When it comes to our view of Congress, we are the boy who cried "worthless." Congress is suffering record-low approval ratings, but it's not like our elected leaders were ever all that popular. Another valley was in 1992, when just 18 percent of Americans approved of Congress despite it having been a little legislation factory, as you can see in NPR's chart at left. Congress's approval rating was 19 percent in 1979 and in 2008, according to Gallup, slower years but far more productive than in 2011. Passing more stuff doesn't make Congress more popular. So you can see why low approval ratings might not give Congress much of an added push to lift itself out of record-low productivity. Nevertheless, we'd like to offer a visual representation of this week's failure to do much beyond symbolic measures.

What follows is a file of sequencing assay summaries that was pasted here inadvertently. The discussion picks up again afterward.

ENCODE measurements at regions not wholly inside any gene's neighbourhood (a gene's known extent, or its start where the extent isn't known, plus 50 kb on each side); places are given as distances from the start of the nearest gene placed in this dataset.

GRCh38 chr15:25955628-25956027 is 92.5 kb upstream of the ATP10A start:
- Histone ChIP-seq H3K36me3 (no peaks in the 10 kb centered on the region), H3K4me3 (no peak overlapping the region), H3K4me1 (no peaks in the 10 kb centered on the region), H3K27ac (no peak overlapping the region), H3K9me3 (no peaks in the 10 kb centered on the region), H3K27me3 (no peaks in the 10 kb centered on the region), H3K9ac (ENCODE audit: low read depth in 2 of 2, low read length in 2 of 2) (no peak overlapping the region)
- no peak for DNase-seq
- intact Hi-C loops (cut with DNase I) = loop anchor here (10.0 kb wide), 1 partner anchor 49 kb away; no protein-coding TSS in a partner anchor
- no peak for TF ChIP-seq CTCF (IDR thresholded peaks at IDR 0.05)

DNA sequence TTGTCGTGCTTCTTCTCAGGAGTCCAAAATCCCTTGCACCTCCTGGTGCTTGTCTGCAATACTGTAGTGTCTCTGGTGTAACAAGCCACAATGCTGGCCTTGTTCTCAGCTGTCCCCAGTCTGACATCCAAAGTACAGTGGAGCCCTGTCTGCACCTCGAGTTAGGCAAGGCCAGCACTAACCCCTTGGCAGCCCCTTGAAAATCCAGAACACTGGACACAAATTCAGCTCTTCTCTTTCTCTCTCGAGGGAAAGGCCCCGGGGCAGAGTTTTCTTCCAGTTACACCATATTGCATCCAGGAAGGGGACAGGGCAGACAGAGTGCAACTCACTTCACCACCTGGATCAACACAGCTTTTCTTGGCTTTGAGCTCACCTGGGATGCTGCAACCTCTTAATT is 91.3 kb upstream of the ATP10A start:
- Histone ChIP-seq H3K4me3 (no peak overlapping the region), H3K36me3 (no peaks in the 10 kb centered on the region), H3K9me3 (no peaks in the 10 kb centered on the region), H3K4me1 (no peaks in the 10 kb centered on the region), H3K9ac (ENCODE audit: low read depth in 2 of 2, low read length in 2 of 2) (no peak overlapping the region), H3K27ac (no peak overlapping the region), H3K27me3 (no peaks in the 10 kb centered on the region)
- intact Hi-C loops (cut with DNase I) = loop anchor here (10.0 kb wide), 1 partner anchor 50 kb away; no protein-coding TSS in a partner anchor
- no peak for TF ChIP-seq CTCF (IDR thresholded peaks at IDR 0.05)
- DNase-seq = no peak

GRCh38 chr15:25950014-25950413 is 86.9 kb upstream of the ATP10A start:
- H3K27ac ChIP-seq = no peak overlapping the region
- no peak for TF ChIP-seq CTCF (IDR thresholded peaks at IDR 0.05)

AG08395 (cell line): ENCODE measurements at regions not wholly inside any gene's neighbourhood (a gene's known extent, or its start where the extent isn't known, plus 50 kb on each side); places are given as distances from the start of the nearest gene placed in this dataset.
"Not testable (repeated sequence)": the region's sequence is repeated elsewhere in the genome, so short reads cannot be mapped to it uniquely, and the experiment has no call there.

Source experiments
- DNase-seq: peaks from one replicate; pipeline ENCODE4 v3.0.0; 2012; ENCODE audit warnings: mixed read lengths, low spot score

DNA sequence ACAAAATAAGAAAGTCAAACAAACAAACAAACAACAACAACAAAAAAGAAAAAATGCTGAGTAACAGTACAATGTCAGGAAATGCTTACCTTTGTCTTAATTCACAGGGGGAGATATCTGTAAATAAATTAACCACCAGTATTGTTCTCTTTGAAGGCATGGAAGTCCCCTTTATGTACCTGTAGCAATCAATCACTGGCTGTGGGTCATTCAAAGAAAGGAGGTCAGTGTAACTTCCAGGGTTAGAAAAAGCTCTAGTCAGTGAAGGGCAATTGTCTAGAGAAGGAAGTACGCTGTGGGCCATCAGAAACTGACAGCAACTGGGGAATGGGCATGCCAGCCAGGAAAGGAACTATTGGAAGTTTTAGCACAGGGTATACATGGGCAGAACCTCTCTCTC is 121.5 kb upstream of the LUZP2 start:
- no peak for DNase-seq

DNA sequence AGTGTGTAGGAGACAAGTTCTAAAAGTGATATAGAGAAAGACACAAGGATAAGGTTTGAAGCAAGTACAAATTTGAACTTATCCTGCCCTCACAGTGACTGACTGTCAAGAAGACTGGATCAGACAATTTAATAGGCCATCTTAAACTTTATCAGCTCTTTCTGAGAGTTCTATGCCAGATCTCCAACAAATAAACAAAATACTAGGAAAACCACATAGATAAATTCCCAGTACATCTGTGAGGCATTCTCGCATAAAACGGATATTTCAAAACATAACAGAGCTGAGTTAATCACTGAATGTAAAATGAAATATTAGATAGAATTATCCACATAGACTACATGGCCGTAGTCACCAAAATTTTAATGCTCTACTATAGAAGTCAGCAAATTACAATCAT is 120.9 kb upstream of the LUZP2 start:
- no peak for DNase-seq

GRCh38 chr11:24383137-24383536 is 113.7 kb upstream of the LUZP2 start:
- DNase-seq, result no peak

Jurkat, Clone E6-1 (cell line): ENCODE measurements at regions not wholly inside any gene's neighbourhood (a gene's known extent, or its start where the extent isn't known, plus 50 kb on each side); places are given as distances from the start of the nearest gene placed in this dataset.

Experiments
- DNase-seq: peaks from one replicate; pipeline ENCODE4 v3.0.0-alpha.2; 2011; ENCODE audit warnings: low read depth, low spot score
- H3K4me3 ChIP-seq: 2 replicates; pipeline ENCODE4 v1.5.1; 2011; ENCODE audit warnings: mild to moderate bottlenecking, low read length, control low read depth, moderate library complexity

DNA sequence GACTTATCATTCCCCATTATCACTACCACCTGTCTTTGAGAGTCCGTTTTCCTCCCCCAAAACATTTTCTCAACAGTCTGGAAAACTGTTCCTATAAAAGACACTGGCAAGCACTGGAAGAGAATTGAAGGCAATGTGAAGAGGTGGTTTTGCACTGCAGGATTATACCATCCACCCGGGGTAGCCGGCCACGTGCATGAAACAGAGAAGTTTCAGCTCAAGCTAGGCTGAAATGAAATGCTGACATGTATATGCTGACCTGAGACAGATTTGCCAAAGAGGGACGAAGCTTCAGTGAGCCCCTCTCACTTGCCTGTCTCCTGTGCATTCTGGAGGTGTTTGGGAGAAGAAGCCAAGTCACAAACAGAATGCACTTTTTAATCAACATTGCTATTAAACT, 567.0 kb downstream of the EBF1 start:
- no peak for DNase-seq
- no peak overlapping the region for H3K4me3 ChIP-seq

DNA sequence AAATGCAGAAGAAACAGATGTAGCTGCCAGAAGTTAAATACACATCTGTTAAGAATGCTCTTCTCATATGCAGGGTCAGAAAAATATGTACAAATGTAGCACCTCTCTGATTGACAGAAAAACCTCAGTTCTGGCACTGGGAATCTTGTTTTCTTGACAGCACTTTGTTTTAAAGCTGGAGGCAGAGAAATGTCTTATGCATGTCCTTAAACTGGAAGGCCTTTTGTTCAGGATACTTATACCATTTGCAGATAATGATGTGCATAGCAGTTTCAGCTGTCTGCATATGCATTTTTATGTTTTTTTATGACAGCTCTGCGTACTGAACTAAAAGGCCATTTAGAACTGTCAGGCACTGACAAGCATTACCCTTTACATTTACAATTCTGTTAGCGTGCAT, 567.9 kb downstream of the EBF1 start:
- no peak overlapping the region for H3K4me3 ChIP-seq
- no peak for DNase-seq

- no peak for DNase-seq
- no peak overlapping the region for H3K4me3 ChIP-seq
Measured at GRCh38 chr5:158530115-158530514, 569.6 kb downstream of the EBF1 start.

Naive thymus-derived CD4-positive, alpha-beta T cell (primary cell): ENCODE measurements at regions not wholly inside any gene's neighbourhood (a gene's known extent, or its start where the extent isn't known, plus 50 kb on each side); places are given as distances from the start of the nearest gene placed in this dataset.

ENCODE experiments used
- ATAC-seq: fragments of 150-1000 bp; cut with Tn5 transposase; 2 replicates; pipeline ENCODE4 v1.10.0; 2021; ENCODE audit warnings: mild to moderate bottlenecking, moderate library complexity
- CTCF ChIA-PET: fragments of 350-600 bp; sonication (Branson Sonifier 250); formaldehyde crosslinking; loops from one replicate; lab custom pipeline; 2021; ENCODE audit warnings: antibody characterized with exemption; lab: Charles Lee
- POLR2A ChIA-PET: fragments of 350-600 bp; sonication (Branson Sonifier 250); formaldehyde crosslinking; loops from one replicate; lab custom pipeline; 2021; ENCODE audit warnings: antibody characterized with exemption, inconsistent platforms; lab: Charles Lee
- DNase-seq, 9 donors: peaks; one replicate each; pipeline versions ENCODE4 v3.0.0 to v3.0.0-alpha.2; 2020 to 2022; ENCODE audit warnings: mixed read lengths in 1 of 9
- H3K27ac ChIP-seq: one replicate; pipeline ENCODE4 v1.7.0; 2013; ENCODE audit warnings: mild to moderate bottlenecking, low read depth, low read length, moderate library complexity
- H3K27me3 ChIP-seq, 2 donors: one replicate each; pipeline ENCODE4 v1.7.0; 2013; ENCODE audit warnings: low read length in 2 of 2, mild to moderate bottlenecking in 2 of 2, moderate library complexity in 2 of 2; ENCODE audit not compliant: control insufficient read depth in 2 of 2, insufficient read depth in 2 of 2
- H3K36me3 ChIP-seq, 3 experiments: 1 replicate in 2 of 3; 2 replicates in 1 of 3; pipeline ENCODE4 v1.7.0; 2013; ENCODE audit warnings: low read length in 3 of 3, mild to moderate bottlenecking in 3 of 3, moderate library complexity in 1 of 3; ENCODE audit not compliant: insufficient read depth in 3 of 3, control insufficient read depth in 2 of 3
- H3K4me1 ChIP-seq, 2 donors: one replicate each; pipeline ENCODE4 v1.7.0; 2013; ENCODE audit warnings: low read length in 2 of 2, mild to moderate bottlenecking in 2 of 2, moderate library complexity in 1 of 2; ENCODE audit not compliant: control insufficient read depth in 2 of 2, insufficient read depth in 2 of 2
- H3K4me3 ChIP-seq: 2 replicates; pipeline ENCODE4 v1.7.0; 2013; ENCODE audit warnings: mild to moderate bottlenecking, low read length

The Paycheck Fairness Act. On Tuesday, Senate Republicans blocked a bill that included several measures to ensure women get paid the same as men if they have the same job. It would have made filing gender discrimination lawsuits easier and would have prevented employers from barring employees from finding out their coworkers' salaries. The Associated Press called it a "a choreographed showdown." (Photo via Kheel Center, Cornell University via Flickr.)